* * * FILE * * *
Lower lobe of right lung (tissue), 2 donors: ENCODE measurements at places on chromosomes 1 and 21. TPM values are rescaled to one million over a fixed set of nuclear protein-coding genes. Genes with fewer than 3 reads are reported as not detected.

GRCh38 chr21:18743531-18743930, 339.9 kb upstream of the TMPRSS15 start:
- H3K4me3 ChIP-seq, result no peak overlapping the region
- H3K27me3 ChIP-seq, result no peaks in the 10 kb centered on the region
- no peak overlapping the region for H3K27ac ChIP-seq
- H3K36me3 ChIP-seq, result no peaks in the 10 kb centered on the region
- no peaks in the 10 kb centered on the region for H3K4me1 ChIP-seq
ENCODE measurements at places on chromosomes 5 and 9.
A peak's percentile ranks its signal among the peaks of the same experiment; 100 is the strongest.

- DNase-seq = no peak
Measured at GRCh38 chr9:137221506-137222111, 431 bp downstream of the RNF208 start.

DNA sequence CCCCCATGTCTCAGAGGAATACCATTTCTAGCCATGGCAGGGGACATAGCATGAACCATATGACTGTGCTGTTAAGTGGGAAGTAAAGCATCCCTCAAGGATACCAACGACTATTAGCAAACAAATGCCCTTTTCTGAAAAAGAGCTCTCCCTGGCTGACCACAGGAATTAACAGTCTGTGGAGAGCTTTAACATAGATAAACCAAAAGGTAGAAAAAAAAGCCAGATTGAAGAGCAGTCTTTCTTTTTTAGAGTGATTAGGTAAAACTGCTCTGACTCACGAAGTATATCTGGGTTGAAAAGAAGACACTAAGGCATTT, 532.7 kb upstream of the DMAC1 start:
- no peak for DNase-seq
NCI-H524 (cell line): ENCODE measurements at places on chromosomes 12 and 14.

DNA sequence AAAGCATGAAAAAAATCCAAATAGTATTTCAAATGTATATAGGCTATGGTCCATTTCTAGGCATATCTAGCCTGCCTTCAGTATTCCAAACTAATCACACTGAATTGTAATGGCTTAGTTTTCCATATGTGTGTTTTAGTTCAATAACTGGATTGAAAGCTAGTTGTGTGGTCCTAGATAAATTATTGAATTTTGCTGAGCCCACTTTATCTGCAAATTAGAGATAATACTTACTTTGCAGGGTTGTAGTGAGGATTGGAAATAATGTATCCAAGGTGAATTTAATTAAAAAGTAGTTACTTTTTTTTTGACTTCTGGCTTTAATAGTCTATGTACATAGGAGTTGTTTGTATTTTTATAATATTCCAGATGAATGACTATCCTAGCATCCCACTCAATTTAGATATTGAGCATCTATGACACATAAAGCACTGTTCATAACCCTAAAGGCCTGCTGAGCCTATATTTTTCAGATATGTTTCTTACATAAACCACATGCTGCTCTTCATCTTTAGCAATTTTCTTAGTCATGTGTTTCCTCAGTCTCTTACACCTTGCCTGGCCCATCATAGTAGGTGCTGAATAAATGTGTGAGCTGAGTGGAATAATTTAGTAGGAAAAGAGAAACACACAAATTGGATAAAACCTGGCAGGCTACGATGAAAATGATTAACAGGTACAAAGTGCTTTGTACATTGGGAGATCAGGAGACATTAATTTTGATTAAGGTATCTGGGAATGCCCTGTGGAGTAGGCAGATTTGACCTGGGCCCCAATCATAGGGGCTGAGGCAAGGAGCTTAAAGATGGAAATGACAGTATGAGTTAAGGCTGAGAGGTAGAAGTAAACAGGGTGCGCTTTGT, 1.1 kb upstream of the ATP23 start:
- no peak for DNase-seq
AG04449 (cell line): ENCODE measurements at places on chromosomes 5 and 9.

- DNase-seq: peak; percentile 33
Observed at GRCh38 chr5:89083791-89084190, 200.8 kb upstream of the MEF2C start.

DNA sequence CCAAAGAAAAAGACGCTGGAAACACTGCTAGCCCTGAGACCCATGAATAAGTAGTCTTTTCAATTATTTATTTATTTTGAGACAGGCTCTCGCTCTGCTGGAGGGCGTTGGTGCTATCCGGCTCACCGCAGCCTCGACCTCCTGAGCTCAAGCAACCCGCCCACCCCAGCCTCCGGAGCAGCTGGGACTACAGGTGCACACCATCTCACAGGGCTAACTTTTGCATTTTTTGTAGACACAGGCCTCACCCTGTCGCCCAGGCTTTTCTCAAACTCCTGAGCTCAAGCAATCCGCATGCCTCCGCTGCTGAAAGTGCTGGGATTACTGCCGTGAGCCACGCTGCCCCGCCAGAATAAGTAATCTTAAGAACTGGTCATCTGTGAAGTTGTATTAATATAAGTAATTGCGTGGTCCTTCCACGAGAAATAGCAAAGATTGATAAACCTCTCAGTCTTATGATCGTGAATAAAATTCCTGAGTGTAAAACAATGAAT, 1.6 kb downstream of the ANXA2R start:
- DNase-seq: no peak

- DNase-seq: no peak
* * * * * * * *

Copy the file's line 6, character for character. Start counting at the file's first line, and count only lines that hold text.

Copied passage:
- H3K36me3 ChIP-seq, result no peaks in the 10 kb centered on the region